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    Quinoa (Chenopodium quinoa Willd.), is an emerging crop in the world with great potential to contribute to Africa’s food and nutritional security. The increased popularity of quinoa in the last few years is attributed to the impact of activities carried out within the framework of the International Year of Quinoa (IYQ2013) which helped greatly to raise awareness on the crop’s multiple nutritional benefits and its expanding cultivation globally. The Food and Agriculture Organization (FAO), which championed the IYQ2013 has worked with developing countries in Africa, which are grappling with food and nutrition insecurity, to introduce and promote cultivation of quinoa. Production and utilization of quinoa is expected to significantly reduce food and nutrition insecurity and help farming communities adapt to climate change. FAO implemented a Technical Cooperation on quinoa titled “Technical Assistance for the Strengthening of the Food System of Quinoa” (TCP/SFE/3406) implemented in 2014 to 2015. This project was designed to support the institutional capacities of seven countries including Djibouti, Ethiopia, Kenya, Somalia, South Sudan, Uganda, and Zambia, in the production, evaluation, management, utilization, and marketing of Quinoa under diverse farming systems and agro-ecological zones. The project was implemented and led by the FAO Subregional office for Eastern Africa (SFE). Quinoa evaluation trials that were conducted across multiple sites in the participating countries served as pilot adaptability studies for the crop. This technical paper presents key technological, institutional and policy consideration for the successful introduction, adaptation and utilization of quinoa in Africa.
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    Book (stand-alone)
    Quinoa in the Kitchen 2013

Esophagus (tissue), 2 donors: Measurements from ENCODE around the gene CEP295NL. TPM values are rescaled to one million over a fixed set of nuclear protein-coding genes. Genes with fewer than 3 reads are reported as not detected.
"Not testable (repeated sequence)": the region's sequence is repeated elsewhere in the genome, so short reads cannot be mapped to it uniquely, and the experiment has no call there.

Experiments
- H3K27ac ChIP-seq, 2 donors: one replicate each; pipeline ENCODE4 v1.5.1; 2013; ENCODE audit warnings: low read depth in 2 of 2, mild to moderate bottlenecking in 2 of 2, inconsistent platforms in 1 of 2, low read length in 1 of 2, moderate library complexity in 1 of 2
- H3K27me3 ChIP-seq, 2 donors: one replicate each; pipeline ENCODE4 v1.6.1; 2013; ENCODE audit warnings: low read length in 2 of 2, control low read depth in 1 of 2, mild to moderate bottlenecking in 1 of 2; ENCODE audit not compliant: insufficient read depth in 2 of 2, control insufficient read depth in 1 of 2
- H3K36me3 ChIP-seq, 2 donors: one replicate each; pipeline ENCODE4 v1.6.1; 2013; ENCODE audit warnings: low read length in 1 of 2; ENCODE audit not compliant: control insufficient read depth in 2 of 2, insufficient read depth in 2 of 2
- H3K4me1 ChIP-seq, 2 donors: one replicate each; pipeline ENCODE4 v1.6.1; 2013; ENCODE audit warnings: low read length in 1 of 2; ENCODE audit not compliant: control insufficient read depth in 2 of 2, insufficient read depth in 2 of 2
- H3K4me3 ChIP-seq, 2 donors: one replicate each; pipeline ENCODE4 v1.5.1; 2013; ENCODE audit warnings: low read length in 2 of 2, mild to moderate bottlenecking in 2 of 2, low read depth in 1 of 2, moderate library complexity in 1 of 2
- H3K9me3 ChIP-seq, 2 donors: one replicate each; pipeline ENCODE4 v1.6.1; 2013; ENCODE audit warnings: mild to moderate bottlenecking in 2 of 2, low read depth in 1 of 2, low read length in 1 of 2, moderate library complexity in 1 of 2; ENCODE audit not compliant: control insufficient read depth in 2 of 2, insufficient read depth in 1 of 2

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    Slow Food and the Food and Agriculture Organization of the United Nations (FAO) have a shared vision of a sustainable world free from hunger and that safeguards biodiversity for future generations. The collaboration between FAO and Slow Food originates from our common goals and our mutual interest to promote the wealth of local gastronomic traditions in defence of food biodiversity and in support of smallholder farmers and producers. Our common goals are reflected today in a number of shared initiatives. This book - published during 2013, the International Year of Quinoa - has the objective of promoting knowledge about quinoa and its use as an important step contributing towards freedom from hunger and malnutrition. Central to the process is gastronomy itself and the idea that this holistic, multidisciplinary science, which encompasses everything from agriculture to history, from economics to anthropology, from botany to culinary art, can be a liberating f orce for the communities most hit by malnutrition. Ancestral traditions and the protection of biodiversity through work in the fields and use in the kitchen, as in the case of quinoa, can contribute to liberating many people in the world from conditions of food insecurity. From this point of view, Latin America, where quinoa originated and grows best, is proving an interesting testing ground. Today, a new generation of high-profile chefs are rediscovering the forgotten food produ cts of local rural communities and bringing them to the attention of world gastronomy critics. Quinoa is just one of the food products leading this new wave, and maybe the most important: a symbol of a renaissance that is building a gastronomic identity for the peoples of Latin America, a way for them to stand up for themselves. All we have to do is support this movement and demonstrate through knowledge of food products and the stories behind them that, in every local area hit by hunger and malnutrition, it is possible to find solutions to some of the key problems they face. The starting points are in each areas’ unique biodiversity and ancient agricultural and gastronomic traditions. Slow Food and FAO are proud to materialize their collaboration with the creation of this book on quinoa. It provides the reader with a deep understanding of this unique and special food, from the crop's ancient origins to its nutritional properties. The book is also enriched with recipes from renowned international chefs who place particular emphasis on the ease of preparing quinoa and the use of local ingredients.